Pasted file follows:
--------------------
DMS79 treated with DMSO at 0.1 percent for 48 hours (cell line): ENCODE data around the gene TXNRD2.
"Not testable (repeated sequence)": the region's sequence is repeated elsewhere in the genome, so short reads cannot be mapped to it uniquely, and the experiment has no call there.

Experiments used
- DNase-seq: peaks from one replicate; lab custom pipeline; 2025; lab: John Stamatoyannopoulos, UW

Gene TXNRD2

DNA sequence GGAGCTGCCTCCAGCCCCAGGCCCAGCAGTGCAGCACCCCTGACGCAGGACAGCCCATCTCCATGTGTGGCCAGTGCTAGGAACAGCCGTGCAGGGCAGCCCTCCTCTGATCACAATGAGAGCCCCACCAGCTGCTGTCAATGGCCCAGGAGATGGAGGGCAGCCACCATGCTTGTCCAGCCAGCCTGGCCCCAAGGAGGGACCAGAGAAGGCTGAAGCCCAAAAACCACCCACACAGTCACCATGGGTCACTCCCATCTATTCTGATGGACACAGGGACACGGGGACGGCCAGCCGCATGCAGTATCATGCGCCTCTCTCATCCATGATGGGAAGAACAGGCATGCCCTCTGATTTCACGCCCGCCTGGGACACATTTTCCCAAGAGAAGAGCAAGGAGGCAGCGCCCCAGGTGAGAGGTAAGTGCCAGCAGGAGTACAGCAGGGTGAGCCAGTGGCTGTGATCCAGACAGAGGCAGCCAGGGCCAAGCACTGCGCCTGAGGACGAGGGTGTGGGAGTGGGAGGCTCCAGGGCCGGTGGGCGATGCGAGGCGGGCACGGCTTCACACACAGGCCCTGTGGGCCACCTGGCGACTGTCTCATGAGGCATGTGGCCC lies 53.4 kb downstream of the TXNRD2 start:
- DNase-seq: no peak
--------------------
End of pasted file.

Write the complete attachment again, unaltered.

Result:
DMS79 treated with DMSO at 0.1 percent for 48 hours (cell line): ENCODE data around the gene TXNRD2.
"Not testable (repeated sequence)": the region's sequence is repeated elsewhere in the genome, so short reads cannot be mapped to it uniquely, and the experiment has no call there.

Experiments used
- DNase-seq: peaks from one replicate; lab custom pipeline; 2025; lab: John Stamatoyannopoulos, UW

Gene TXNRD2

DNA sequence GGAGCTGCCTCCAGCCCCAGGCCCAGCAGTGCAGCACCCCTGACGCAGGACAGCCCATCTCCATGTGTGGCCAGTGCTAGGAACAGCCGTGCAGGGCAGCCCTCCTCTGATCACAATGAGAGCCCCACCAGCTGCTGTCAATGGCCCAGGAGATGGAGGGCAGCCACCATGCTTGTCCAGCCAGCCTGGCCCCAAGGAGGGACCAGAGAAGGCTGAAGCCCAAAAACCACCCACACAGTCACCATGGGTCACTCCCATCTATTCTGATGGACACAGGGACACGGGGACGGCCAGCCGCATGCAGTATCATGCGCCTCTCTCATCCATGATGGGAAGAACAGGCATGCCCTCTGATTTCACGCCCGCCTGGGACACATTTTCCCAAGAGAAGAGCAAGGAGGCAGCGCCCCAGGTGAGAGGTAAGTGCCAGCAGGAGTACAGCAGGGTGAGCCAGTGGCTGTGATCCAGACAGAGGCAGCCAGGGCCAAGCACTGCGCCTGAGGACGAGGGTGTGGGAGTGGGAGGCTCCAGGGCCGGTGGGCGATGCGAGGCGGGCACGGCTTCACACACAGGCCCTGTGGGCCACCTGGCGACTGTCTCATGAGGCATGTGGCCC lies 53.4 kb downstream of the TXNRD2 start:
- DNase-seq: no peak